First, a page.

Joshua Smeltzer über Kurt Perels, Der Friede von Versailles und der Deutsche Staat (1920)

Kurt Perels war Professor des öffentlichen Rechts am Hamburgischen Kolonialinstitut sowie der erste Dekan der rechts- und staatswissenschaftlichen Fakultät der Universität Hamburg.  Zu seinen Forschungsschwerpunkten gehörte das Parlamentsrecht, das Kolonialrecht und das Völkerrecht. Nach der nationalsozialistischen Übernahme der Universität drohte der Verlust seines Richteramts und seiner Professur. Am 10. September 1933 flüchtete er in den Tod. Über Perels‘ Nachfolger Ernst Forsthoff und andere politische Juristen, die die Linien politikwissenschaftlicher Forschung an der Universität vorzeichneten, werden in Kürze weitere Beiträge erscheinen.

Joshua Smeltzer holds an M.Sc. in Politics, Economics and Philosophy from Universität Hamburg. He is a doctoral candidate in the department of Politics and International Studies at the University of Cambridge.

Speaking in the Aula of the newly established University of Hamburg on January 17, 1920, Kurt Perels dedicated his presentation to the relationship between “the Peace of Versailles and the German State.” Born in Berlin in 1878, Perels came to Hamburg by way of Greifswald in 1909, replacing Richard Thoma as the Professor of Public Law at the Hamburgisches Kolonialinstitut. A decade later, he helped to found the University of Hamburg and became the first dean of the Faculty of Rechts- und Staatswissenschaften. Before the outbreak of the Great War, Perels had already published on topics such as “Disputes between German Federal States on the Basis of Article 76 of the Reichsverfassung” (1900) [“Streitigkeiten deutscher Bundesstaaten auf Grund des Art. 76 der Reichsverfassung”], “The Establishment of a Colonial and Consular Court” (1910) [“Die Errichtung eines Kolonial- und Konsular-Gerichtshofs”], and “The General Privilegium de non appellando for Brandenburg-Prussia” (1909) [“Die allgemeinen Appellationsprivilegien für Brandenburg-Preußen”].

Compared to these earlier academic texts, Perels’ speech was nothing less than a bitter polemic against the Treaty of Versailles and its consequences for Germany. For Perels, the Treaty was not only a national humiliation and source of indignation for the Germans, but it also symbolized the end of the German state as such: if the “essence of a state” is defined by its “territory, people, and independently organized power,” Versailles had radically infringed upon each of these three aspects. The fledgling Weimar Republic thus needed to decide whether it would accept the existing terms of the treaty, or seek a fundamental revision. In short, Perels thought the German state was faced with an existential choice: “life or death?” (6).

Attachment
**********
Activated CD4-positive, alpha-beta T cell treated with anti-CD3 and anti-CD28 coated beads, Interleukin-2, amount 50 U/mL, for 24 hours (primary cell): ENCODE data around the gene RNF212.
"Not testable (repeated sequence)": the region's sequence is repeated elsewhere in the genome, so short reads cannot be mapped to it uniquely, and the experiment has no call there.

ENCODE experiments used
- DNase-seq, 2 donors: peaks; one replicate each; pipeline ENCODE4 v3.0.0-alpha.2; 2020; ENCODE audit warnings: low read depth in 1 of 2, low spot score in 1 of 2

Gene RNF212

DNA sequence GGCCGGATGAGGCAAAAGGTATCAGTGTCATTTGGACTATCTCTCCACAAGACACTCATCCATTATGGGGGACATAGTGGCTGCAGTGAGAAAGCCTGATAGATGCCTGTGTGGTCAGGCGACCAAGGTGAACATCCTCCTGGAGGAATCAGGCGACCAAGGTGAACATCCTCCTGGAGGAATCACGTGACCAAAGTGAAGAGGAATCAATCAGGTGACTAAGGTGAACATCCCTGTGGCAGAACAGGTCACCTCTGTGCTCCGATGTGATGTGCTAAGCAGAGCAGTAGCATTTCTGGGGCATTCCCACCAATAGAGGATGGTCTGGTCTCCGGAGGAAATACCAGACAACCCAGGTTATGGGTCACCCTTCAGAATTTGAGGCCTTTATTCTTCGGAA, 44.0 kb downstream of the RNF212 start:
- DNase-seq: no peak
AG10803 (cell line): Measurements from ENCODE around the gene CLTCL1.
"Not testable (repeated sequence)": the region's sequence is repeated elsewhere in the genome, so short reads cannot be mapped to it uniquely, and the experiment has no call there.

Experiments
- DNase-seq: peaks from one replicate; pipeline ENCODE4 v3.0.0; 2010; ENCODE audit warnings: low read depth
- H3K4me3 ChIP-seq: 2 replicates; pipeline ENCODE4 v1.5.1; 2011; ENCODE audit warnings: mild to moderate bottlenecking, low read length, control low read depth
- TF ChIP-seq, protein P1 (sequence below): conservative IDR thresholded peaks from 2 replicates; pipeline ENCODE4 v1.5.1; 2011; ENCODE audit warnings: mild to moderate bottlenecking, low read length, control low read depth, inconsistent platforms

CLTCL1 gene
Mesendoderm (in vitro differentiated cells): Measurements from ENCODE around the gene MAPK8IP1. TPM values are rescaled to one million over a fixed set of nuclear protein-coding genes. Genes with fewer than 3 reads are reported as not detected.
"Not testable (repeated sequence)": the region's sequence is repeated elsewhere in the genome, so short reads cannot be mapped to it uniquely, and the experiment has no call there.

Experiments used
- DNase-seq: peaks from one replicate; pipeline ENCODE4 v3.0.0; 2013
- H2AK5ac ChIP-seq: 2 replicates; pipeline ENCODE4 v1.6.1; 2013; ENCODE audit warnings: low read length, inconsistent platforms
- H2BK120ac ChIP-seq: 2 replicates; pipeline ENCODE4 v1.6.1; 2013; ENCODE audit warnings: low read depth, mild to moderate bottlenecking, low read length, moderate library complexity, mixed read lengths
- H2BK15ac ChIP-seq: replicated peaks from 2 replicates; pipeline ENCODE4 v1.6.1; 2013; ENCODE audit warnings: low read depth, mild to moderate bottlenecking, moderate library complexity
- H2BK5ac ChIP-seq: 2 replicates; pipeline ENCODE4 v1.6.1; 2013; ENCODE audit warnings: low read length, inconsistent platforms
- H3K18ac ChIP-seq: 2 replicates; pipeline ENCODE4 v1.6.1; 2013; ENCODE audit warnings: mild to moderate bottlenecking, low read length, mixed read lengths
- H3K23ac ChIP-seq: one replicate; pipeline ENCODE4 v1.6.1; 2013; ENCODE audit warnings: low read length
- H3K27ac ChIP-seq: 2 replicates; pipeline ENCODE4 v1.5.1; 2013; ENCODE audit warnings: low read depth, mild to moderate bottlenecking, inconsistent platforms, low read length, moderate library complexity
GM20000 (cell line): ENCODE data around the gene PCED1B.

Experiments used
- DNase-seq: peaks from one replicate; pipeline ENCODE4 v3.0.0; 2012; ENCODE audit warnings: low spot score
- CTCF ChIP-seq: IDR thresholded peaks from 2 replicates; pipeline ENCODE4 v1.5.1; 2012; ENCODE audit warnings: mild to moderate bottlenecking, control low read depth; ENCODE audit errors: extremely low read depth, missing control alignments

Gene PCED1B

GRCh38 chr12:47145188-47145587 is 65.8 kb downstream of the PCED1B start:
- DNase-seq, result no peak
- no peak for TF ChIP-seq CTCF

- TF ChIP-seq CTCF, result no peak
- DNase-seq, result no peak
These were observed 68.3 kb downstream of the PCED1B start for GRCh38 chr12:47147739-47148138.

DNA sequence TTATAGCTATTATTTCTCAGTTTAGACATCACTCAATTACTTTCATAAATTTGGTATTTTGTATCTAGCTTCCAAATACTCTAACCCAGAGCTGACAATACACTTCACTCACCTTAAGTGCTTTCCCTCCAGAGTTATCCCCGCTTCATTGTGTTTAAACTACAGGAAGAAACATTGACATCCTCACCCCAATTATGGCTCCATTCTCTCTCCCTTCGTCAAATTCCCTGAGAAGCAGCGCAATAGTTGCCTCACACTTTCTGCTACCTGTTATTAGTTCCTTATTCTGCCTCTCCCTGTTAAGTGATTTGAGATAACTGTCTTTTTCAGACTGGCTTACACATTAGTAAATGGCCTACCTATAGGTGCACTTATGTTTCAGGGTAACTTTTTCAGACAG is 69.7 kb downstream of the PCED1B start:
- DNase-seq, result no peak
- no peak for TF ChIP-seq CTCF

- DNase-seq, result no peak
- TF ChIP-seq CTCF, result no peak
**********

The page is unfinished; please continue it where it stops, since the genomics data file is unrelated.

Throughout his speech, Perels aired a list of grievances against the Treaty of Versailles, though its territorial provisions took center stage. The loss of agricultural territory in the East, and resource rich territory in the West; the placement of the Saar Basin under a League of Nations mandate; the French “robbery” of Alsace; the establishment of international commissions to establish German rivers. How was it possible, Perel wondered, “that at the very same moment that the right of national self determination was announced, territories with an essentially German population were shoved into foreign national communities without being asked?” (7). At the same time, the occupied territory of the Rhineland found itself under effective Entente control, with a right of intervention and a right of extending the occupation written into the treaty. Even worse, Germany was made to foot the bill for the occupation of its own territory, in addition to its already exorbitant reparations payments.

Each of these incursions into the territorial integrity of the German state paled in comparison to what Perels viewed as the ultimate humiliation: Article 178 of the Weimar Constitution. Section two of this article held that “the stipulations of the peace treaty signed on June 28th 1919 are not affected by this constitution.” As Perels bluntly summarized it, “the Peace of Versailles stands above the constitution,” and as a result, had dealt a “crushing blow” to the essence of a state: “constitutional autonomy and the wealth of sovereignty”(14). Indeed, he quipped that every Abiturienten should receive, in tandem with a copy of the Reichsverfassung, a copy of the Treaty of Versailles, as that was the true “Schicksalsbuch of the German people” (19). For Perels, enshrining the Treaty into the Weimar Constitution was a clear indication Germany was no longer an independent state; it was, at best, a mere “province,” subject to the foreign control of occupying authorities and international commissions.